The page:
Increasing utilization

It’s not about taking one step, but about taking 10. This could also be painful, but there’s a lot of additional revenue on the back end.

The employee utilization rate is one of a handful of key performance indicators used by AEC firms to measure the ability of the firm to keep employees working on billable projects. Firms are busier right now than I have seen in more than a decade, so I have to ask, if everyone is so busy, why do so many firms struggle to hit utilization targets?

Your employees are your firm’s primary asset and optimizing their performance and use of their time will make the difference between low or high project profit margins. For a 100-person AEC firm, just a 1 percent increase in utilization is about $225,000 in additional revenue per year.

So why do so many firms fail to hit utilization targets and keep their billable staff fully utilized? There are really only a handful of reasons that utilization is not optimized:

  • Poor and/or inaccurate time management
  • Lack of direction/focus on non-billable time
  • Lack of scheduling processes
  • Inability to forecast
  • Poor communication with staff
  • Insufficient scrutiny/approval of time
  • Not enough work

Hitting utilization targets involves careful attention to time management, employee assignments, scheduling best practices, and communication. Here are 10 actionable steps you can take immediately to improve utilization rates and lower overhead costs:

  1. Timesheet accuracy. Dozens of studies over the years have shown that the more accurate your timesheets are, the higher your revenue will be. The key to accurate timesheets is requiring daily entry of timesheets by all staff. Can you remember what you did last Friday in 15-minute increments? I didn’t think so. Neither can your employees. If your staff isn’t entering time into your system daily, I promise you their timesheets are not accurate.
  2. Bottom-up project budgeting. Project planning requires the development of a scope of services detailing the phases, tasks, and hours required to execute the project. By planning a project from the bottom-up, the project manager will have a framework to help them allocate people to projects and determine when those resources will be needed. A good scheduling process requires a solid foundation built on the lowest level of detail to be successful.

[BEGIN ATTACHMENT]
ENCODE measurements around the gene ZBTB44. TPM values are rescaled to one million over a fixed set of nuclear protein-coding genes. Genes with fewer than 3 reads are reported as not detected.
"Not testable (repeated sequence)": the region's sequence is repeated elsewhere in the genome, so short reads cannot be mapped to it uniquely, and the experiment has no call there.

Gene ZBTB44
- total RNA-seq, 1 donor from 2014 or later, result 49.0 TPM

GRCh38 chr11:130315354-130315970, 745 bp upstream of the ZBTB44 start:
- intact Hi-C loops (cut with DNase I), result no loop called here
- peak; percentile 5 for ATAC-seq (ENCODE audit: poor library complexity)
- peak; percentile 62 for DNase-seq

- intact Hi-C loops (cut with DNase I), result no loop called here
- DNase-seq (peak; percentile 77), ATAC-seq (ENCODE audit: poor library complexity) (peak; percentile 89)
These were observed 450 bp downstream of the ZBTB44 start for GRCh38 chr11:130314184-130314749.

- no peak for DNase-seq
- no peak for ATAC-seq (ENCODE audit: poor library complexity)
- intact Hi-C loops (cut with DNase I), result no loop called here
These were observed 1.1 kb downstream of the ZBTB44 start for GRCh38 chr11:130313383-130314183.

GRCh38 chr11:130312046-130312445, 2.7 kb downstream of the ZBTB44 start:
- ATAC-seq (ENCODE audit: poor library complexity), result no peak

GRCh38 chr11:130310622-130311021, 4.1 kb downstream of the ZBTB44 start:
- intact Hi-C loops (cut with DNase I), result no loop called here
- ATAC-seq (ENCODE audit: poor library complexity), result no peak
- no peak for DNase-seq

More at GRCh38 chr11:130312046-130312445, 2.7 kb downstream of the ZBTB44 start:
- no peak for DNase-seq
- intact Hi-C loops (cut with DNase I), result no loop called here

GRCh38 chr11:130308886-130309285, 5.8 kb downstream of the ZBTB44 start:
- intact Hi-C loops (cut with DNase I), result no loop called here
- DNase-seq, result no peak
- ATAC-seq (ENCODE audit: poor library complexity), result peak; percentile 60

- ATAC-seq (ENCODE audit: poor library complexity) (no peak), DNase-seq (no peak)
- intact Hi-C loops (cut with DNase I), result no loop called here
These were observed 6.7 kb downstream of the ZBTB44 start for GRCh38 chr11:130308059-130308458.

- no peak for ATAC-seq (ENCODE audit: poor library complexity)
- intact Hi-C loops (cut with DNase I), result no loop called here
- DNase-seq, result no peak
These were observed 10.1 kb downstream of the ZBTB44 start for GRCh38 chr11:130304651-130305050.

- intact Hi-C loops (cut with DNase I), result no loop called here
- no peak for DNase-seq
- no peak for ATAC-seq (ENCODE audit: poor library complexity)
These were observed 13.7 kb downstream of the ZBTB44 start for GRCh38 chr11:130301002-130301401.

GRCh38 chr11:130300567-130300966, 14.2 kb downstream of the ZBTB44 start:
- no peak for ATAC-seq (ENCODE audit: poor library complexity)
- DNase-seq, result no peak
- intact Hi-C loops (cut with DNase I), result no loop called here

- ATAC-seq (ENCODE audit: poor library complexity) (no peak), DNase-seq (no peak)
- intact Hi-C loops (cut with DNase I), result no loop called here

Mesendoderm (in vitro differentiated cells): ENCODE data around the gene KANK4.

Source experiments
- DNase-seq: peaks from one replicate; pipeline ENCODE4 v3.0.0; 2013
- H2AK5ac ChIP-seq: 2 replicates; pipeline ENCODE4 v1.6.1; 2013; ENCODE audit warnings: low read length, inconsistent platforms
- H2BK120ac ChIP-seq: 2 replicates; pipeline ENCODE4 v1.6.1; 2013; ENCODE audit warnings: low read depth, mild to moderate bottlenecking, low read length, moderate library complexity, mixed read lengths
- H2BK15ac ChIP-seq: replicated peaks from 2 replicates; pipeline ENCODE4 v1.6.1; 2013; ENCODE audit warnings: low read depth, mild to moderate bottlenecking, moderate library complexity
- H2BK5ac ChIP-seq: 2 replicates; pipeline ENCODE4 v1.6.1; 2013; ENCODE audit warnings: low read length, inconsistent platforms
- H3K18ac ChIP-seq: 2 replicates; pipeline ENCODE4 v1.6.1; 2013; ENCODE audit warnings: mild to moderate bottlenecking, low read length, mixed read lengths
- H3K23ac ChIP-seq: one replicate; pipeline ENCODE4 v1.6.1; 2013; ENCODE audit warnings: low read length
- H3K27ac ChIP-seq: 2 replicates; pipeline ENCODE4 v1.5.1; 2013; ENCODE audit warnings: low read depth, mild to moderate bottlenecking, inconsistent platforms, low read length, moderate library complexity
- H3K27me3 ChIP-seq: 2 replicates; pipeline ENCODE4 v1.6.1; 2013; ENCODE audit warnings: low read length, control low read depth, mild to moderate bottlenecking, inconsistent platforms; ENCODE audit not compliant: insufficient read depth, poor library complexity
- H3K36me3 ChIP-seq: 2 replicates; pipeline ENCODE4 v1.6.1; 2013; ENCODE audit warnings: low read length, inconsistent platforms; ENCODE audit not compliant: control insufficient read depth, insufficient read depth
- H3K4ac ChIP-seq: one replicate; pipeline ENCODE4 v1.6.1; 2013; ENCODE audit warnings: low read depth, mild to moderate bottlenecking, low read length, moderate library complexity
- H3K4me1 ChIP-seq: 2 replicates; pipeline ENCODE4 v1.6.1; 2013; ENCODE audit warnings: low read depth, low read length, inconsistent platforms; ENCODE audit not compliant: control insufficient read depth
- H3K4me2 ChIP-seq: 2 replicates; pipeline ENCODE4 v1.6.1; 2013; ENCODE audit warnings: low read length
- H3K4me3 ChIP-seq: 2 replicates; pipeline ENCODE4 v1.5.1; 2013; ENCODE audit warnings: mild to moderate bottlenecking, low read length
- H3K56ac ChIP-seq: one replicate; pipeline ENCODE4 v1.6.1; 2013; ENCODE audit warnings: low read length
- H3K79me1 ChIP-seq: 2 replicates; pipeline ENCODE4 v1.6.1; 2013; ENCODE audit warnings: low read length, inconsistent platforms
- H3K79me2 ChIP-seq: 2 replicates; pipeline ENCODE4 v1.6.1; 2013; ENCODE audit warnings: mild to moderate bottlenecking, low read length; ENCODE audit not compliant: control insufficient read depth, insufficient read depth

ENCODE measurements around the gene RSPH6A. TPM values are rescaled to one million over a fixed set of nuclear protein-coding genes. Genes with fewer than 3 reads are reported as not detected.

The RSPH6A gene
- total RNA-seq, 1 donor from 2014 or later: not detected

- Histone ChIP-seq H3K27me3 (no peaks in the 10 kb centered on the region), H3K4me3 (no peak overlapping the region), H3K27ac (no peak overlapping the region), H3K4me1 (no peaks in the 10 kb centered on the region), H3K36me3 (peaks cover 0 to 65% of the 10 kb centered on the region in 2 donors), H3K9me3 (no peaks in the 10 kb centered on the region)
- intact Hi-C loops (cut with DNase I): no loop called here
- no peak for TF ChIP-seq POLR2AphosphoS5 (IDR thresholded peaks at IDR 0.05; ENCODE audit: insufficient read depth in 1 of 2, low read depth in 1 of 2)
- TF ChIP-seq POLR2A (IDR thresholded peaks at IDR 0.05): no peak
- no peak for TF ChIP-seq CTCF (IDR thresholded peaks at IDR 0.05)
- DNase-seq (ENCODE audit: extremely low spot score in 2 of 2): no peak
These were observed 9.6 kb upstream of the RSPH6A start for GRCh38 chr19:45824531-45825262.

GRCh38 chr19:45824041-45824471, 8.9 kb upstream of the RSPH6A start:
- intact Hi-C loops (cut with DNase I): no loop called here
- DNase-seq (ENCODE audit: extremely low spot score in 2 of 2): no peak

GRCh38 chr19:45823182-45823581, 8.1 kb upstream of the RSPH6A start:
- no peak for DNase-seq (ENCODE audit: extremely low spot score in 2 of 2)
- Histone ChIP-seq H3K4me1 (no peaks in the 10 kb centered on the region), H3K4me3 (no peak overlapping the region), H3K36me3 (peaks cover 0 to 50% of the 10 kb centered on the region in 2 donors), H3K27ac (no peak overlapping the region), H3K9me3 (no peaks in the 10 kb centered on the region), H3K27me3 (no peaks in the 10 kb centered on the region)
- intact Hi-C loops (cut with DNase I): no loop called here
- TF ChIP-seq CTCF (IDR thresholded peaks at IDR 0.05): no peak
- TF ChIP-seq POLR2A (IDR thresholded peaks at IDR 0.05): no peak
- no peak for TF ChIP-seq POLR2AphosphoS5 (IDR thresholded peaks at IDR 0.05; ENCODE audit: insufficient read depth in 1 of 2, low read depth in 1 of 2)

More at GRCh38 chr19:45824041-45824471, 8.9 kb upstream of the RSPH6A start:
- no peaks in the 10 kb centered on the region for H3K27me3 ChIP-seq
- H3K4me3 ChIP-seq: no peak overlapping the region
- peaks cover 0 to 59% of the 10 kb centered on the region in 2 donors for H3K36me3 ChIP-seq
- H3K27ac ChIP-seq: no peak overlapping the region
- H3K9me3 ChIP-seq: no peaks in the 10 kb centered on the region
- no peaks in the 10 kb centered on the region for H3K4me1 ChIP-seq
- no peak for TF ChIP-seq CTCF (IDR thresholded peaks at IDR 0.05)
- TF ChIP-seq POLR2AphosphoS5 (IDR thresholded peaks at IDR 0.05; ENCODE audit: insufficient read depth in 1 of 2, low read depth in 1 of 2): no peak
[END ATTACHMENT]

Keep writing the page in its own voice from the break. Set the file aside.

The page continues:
3. Scheduling processes. Once you have a good foundation of project plans you can establish a regular, consistent process for assigning employees to jobs and analyzing potential conflicts or shortfalls. If your firm has multiple teams or offices, it should be organized in such a way as to facilitate the sharing of resources across the firm. This should be done weekly and be as automated as possible.
  4. Automation. In order to optimize the scheduling process, the budgeting, planning, and assignment of staff to projects should be automated using a resource planning tool. This will provide great visibility across teams and the entire company and enable better sharing of resources. It will also help firm leaders to make better hiring decisions and be able to forecast potential shortfalls in staff or in work needed to keep staff busy. For optimal visibility, ensure you are able to view staff availability into the future, taking into account weekly schedules and backlogs, along with potential expected opportunities.
  5. Individual targets. Each staff member should have an individual target utilization rate and have visibility into their own status each week to self-manage their utilization. One caveat with preaching too hard to staff about utilization is to balance expectations about utilization with project profitability. If you just ask staff to be utilized – they will be – at the expense of your fixed-fee projects.